Giuseppe MARTUCCI Piano Trio No.1 in C Major, Op.59
Giuseppe MARTUCCI Piano Trio No.2 in B flat Major, Op.62
Marq Paquin, violin
Orfilia Saiz Vega, cello
Domenico Codispoti, piano
Since the Mezzena-Bonucci’s 1996 recordings of both trios on the Dynamic label are not easily sourced, Trio Vega’s superb performances have no real competition. Their full-bodied yet carefully balanced interpretations take the specificity of the composer’s dynamic and expressive markings on faith, while leaving plenty of room for personal nuance, such as in cellist Orfilia Saiz Vega’s rich-toned solo work in both trios’ slow movements. One also should mention violinist Marc Paquin’s discreetly varied vibrato and Domenico Codispoti’s adroit handling of Martucci’s often demanding piano parts…
…Needless to say, Trio Vega’s splendid advocacy of these obscure yet unquestionably first-rate works warrants an enthusiastic recommendation.
Jed Distler, CLASSICS TODAY
As a composer Martucci came to prominence in 1877 with a Piano Quintet that became part of a handful of chamber music scores that was to include two Piano Trios of substantial length. Their parentage came from Brahms, though Martucci was obviously gifted in creating four-movement works in this genre. Thematically he had a great deal to say, his melodic material being both pleasing and instantly memorable. He had also mastered the craft of using all three instruments without anyone becoming the dominant voice, and in that respect was rather more successful than Brahms. Indeed I am tempted to say that the Second—the more immediately attractive—deserves a place in the standard repertoire in the place of the popular trios from that period. Much of this favourable opinion does come from the performances by the Trio Vega, their warm and beautiful tonal quality so ideal for the music.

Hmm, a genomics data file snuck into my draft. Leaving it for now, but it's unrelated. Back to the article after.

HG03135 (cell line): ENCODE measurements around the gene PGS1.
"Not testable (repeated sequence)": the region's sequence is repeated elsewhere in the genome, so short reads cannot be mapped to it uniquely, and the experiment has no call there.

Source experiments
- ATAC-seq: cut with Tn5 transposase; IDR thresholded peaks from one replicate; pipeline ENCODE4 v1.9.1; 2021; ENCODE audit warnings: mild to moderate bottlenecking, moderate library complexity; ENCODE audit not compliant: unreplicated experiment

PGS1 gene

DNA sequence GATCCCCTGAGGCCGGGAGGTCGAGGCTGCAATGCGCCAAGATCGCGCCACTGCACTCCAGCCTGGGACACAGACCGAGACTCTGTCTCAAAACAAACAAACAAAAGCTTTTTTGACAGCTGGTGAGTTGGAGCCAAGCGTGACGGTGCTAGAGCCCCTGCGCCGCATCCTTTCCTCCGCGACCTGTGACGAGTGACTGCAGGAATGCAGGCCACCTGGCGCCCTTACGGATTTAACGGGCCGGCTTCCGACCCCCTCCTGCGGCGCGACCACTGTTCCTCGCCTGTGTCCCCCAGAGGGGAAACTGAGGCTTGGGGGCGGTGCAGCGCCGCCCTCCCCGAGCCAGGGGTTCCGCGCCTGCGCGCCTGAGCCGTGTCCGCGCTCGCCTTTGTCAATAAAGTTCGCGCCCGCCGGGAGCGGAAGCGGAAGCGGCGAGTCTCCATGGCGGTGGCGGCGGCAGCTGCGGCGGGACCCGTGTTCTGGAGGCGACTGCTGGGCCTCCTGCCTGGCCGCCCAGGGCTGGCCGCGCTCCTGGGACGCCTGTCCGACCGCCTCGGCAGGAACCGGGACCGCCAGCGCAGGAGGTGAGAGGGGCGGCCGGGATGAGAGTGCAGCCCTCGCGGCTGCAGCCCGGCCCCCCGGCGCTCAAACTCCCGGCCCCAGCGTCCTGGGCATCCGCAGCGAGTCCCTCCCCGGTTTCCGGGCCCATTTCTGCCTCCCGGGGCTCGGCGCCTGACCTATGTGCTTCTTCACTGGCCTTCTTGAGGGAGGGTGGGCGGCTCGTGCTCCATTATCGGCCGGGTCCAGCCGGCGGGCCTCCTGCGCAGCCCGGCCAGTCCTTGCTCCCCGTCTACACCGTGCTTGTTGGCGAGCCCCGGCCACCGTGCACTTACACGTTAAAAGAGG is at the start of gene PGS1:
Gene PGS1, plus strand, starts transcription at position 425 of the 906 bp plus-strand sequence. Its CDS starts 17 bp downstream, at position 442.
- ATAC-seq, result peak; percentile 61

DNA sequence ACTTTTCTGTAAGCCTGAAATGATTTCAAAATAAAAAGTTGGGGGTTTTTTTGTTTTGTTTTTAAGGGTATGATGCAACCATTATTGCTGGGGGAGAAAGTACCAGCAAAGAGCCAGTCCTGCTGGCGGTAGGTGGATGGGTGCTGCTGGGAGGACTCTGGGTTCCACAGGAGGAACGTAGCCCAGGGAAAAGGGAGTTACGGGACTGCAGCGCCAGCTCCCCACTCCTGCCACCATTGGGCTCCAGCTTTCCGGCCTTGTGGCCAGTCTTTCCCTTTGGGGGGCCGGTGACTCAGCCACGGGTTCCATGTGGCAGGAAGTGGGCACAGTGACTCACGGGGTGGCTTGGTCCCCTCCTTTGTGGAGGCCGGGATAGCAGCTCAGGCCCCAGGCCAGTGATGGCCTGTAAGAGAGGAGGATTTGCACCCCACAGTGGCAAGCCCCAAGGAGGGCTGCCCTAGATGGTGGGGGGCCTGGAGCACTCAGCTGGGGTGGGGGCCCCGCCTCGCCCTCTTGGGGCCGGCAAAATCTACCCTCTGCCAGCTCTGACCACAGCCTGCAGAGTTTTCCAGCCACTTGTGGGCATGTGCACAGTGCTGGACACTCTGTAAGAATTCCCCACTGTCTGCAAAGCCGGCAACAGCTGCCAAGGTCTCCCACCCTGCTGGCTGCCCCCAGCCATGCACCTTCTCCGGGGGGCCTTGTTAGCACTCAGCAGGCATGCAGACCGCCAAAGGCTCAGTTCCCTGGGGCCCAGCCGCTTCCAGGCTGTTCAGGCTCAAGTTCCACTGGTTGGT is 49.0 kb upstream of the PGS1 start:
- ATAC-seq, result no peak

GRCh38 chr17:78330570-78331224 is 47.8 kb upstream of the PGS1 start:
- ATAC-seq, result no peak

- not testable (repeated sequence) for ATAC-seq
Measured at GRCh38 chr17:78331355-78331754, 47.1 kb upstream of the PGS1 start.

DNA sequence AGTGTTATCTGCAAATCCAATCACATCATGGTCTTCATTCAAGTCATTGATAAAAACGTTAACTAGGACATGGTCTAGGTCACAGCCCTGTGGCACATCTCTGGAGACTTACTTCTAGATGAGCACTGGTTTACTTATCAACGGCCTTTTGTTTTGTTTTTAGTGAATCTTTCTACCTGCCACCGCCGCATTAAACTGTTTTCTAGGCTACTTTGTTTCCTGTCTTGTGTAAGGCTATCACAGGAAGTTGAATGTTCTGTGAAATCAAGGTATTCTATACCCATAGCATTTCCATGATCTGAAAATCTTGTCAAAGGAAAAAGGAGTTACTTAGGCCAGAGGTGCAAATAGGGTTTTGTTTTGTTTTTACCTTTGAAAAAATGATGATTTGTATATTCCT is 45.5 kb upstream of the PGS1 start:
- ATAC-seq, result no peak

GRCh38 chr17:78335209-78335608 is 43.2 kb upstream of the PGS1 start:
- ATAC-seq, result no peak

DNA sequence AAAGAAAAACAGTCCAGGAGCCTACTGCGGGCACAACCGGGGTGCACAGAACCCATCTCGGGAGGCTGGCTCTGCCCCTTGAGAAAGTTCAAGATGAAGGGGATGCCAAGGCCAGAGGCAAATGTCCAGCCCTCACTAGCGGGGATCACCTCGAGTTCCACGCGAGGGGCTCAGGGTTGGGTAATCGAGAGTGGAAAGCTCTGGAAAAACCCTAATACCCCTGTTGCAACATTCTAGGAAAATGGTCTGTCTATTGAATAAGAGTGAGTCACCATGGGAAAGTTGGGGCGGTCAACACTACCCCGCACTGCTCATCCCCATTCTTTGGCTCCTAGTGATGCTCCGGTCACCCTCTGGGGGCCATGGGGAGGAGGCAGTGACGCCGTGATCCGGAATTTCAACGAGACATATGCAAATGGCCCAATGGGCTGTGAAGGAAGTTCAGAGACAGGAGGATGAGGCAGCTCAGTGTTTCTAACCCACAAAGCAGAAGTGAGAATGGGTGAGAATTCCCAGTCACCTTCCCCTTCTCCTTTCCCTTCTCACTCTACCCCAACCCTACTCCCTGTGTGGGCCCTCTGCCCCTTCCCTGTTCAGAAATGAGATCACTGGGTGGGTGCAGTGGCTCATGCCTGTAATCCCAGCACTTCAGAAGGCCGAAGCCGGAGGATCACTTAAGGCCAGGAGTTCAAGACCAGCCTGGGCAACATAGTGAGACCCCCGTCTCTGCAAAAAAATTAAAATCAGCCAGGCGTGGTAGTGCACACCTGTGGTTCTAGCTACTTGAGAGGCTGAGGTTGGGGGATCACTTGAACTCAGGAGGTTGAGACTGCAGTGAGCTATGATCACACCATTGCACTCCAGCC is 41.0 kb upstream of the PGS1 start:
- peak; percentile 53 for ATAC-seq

Davide Denton, David’s Review Corner